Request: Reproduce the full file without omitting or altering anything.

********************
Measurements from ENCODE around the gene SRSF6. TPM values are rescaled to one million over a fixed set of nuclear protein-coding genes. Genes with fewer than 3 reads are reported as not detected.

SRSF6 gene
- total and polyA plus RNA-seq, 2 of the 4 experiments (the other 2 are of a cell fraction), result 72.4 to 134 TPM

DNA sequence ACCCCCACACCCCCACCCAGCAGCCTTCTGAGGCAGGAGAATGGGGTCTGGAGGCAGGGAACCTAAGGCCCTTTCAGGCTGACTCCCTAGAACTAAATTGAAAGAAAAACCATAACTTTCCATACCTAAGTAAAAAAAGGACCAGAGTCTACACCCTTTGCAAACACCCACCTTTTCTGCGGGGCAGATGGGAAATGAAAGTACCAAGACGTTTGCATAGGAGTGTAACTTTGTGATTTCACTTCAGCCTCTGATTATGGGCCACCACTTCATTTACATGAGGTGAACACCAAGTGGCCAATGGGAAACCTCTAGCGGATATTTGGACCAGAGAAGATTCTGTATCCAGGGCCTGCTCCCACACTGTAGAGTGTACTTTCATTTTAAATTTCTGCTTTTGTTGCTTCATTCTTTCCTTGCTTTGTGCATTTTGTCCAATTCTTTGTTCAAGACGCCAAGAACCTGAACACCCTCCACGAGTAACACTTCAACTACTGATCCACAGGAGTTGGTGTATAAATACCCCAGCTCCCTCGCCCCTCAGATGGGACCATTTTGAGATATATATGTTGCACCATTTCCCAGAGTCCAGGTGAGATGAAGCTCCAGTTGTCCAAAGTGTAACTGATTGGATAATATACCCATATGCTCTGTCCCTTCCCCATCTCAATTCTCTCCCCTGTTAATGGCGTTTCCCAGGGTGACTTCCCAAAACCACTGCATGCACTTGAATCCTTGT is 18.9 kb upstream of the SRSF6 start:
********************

Measurements from ENCODE around the gene SRSF6. TPM values are rescaled to one million over a fixed set of nuclear protein-coding genes. Genes with fewer than 3 reads are reported as not detected.

SRSF6 gene
- total and polyA plus RNA-seq, 2 of the 4 experiments (the other 2 are of a cell fraction), result 72.4 to 134 TPM

DNA sequence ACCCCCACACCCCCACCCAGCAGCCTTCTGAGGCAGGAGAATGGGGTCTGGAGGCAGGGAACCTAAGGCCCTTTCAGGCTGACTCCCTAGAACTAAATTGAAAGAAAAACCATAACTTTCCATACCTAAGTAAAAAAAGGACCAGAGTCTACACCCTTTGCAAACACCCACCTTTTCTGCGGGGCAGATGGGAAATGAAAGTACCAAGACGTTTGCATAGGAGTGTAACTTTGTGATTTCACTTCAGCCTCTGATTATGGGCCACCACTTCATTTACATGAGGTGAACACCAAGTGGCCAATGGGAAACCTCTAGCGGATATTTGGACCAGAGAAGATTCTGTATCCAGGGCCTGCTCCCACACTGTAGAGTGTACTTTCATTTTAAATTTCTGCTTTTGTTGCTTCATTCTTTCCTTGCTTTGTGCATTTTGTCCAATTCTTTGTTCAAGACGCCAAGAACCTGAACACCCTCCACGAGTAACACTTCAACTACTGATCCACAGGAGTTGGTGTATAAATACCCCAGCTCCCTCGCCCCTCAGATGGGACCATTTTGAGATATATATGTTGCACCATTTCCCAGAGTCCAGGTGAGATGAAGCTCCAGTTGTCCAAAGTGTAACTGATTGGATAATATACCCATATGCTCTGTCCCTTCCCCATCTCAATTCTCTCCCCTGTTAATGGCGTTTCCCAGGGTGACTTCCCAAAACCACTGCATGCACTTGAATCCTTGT is 18.9 kb upstream of the SRSF6 start: